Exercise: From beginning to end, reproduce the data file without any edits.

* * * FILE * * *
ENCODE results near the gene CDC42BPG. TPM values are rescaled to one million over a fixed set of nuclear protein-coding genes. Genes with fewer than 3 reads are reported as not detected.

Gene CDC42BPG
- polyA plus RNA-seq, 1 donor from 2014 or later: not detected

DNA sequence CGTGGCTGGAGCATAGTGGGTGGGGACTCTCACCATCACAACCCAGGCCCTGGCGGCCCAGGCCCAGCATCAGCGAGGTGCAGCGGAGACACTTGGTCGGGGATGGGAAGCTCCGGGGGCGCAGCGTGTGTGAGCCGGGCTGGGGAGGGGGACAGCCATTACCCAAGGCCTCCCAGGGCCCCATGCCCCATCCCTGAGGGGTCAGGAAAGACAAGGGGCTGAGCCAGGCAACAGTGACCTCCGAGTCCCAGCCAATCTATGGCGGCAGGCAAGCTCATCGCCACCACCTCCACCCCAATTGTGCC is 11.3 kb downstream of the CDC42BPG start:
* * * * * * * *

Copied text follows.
ENCODE results near the gene CDC42BPG. TPM values are rescaled to one million over a fixed set of nuclear protein-coding genes. Genes with fewer than 3 reads are reported as not detected.

Gene CDC42BPG
- polyA plus RNA-seq, 1 donor from 2014 or later: not detected

DNA sequence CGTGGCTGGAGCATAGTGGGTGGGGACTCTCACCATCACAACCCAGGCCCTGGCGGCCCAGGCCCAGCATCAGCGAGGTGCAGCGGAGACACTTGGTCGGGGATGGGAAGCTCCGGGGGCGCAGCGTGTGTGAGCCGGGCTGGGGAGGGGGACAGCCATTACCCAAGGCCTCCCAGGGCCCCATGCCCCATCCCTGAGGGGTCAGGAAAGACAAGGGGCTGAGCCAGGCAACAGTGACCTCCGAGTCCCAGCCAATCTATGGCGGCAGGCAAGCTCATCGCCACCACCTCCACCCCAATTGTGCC is 11.3 kb downstream of the CDC42BPG start: